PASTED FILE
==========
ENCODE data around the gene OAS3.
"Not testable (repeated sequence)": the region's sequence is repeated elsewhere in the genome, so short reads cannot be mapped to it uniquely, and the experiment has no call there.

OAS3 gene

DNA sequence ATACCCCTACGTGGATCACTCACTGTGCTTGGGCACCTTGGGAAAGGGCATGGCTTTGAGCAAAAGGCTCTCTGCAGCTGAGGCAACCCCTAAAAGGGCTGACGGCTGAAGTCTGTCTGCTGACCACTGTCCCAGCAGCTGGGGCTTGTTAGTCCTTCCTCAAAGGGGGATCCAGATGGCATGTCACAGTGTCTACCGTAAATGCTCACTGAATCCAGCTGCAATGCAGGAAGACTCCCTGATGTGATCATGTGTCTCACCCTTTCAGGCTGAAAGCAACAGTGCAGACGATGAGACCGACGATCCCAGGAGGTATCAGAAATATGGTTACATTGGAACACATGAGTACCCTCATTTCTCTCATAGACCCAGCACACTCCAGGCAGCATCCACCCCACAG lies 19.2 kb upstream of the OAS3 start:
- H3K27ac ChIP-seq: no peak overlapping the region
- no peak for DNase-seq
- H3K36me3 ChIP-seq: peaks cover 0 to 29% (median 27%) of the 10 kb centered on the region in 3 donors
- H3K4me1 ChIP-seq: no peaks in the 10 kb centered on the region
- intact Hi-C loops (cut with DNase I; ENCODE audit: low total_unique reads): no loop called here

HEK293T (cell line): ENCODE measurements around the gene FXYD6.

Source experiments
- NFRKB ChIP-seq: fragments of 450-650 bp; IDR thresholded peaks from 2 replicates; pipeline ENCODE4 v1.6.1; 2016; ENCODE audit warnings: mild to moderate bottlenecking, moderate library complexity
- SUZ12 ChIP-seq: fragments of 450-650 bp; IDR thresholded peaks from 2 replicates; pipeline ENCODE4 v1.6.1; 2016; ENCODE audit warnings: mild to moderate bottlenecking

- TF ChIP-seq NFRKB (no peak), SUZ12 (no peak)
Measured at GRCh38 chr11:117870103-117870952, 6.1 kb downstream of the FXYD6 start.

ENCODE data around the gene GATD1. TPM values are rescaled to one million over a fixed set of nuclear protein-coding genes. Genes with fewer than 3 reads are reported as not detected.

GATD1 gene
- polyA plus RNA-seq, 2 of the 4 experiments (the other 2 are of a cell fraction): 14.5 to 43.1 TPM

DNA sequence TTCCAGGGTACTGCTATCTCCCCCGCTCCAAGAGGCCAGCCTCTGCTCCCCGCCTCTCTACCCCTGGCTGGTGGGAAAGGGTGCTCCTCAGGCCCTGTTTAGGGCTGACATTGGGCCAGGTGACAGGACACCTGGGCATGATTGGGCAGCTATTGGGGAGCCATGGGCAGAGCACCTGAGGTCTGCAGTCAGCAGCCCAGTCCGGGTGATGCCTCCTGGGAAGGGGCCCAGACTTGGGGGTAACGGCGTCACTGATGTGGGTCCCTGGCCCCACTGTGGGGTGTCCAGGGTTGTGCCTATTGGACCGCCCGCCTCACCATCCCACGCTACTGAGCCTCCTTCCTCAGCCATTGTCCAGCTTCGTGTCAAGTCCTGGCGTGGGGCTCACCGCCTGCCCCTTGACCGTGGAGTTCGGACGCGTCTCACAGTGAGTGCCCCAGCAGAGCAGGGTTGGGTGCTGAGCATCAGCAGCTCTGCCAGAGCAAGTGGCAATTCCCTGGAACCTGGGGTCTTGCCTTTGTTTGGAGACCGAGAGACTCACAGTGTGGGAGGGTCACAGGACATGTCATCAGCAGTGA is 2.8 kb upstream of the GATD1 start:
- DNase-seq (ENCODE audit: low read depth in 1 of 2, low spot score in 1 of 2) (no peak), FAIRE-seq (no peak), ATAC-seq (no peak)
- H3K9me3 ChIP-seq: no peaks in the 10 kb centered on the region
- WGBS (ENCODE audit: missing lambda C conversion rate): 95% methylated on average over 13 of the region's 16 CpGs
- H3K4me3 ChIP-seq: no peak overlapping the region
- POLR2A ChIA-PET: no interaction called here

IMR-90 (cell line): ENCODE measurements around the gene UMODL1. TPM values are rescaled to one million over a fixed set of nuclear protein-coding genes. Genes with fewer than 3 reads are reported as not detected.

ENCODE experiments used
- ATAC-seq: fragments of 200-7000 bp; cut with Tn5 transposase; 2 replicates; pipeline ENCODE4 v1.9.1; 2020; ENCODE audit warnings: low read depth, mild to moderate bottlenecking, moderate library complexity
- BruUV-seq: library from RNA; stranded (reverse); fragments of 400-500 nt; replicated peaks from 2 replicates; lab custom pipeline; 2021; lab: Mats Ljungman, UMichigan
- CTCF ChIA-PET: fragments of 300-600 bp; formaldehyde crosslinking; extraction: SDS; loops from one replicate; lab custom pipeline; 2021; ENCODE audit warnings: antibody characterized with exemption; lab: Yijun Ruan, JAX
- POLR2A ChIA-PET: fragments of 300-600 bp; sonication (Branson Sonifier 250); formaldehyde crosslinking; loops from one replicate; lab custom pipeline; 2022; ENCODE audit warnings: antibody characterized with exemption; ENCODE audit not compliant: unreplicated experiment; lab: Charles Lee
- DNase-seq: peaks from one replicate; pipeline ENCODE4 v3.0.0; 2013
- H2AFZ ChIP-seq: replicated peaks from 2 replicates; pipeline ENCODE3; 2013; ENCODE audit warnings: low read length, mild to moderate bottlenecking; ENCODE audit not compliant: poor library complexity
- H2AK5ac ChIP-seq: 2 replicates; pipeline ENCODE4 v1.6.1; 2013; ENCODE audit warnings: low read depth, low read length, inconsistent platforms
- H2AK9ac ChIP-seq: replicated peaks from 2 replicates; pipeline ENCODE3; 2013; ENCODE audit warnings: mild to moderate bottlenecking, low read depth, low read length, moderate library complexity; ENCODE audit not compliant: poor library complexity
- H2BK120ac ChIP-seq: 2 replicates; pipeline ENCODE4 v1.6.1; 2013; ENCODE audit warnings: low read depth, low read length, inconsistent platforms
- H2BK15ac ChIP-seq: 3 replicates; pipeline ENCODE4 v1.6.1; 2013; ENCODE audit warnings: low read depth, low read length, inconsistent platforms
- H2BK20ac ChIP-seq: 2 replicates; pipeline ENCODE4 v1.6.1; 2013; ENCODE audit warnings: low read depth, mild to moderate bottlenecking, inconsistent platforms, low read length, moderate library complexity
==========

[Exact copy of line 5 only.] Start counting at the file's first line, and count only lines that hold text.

- H3K27ac ChIP-seq: no peak overlapping the region